3.  Combine the data in one flexible digital platform

CJM should aggregate the results of all of your information sources, across web, mobile, in-person, social marketing and sales. Being able to see and access all the data on one platform allows you to effectively coordinate your communication efforts across the organization.

          4.  Create a searchable view of individual journeys as they occur over time

While marketing demographics can be useful, more powerful is mapping the path of individual customers based on their unique journeys in real time over the lifecycle of their relationship with your organization. Journey maps should give you a picture of each journey within a broader context that includes a number of "personas," or representative customers, including their touchpoints and goals, feelings and sentiments, satisfaction, outcomes and insights. Comparing these personas against others can indicate when you need to take action to better serve them.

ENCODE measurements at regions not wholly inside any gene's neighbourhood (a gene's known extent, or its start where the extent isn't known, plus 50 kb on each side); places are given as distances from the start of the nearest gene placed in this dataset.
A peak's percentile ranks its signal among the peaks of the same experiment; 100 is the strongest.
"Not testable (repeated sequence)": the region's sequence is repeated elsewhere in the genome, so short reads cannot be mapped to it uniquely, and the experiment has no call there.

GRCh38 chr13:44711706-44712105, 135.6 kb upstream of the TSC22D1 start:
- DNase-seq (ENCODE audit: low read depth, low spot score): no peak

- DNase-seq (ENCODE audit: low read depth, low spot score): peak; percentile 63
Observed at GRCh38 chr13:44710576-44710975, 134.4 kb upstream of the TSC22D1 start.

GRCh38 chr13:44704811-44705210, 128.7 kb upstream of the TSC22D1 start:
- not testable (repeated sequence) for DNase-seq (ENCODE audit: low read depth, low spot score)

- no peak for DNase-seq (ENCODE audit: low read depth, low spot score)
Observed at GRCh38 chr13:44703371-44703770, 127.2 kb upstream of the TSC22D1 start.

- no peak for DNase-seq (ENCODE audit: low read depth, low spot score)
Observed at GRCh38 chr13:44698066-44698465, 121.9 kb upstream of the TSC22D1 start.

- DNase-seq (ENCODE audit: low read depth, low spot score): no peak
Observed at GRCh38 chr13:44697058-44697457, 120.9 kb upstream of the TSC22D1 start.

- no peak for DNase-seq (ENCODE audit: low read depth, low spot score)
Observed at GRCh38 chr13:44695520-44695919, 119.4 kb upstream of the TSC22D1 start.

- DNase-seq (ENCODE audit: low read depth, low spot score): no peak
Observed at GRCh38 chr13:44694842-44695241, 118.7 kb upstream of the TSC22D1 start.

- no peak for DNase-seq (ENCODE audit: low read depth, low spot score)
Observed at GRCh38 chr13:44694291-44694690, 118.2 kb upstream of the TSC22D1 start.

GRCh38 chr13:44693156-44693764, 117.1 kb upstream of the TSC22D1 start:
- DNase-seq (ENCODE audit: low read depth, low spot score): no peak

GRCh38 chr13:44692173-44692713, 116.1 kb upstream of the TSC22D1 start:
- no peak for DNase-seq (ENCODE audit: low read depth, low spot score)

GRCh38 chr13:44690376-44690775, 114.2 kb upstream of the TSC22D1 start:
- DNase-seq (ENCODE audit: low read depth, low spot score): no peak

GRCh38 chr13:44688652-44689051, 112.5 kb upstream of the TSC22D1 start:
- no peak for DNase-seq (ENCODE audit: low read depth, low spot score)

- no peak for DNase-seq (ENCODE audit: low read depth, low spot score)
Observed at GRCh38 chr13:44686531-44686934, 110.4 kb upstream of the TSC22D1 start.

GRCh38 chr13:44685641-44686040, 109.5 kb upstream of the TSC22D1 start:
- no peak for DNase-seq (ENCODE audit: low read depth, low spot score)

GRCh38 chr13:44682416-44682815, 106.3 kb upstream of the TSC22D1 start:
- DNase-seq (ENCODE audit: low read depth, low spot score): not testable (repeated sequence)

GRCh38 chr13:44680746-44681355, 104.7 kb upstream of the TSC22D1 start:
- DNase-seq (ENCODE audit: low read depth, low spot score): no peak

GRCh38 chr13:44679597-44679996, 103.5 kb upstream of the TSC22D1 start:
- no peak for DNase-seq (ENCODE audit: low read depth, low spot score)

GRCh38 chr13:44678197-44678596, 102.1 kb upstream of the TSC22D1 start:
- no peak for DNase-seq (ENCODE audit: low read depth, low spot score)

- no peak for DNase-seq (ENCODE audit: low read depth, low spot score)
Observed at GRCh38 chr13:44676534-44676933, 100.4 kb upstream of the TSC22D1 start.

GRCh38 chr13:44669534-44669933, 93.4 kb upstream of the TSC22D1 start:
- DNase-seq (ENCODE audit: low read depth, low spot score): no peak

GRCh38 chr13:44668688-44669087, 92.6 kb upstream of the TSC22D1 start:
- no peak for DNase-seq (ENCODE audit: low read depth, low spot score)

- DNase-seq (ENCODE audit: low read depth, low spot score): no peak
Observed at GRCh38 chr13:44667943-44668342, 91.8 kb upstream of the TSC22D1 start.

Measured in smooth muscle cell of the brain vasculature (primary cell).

5.  You may be surprised at successes and failures

You may be surprised at what actions or campaigns customers liked or disliked. In either case, it should help break down any assumptions you may have about the experience your organization is providing to your customers. In this way, CJM offers you a way to understand the source of complaints, or why non-customers prefer your competitors.

          6.  Core integration with other communication systems

While interesting on their own, journey maps are most valuable when they're integrated with other IT systems, such as your customer communications management (CCM) platform and customer relationship management (CRM) systems. All these tools should be digital to allow stakeholders across the organization to add and share all types of information, including documents or media.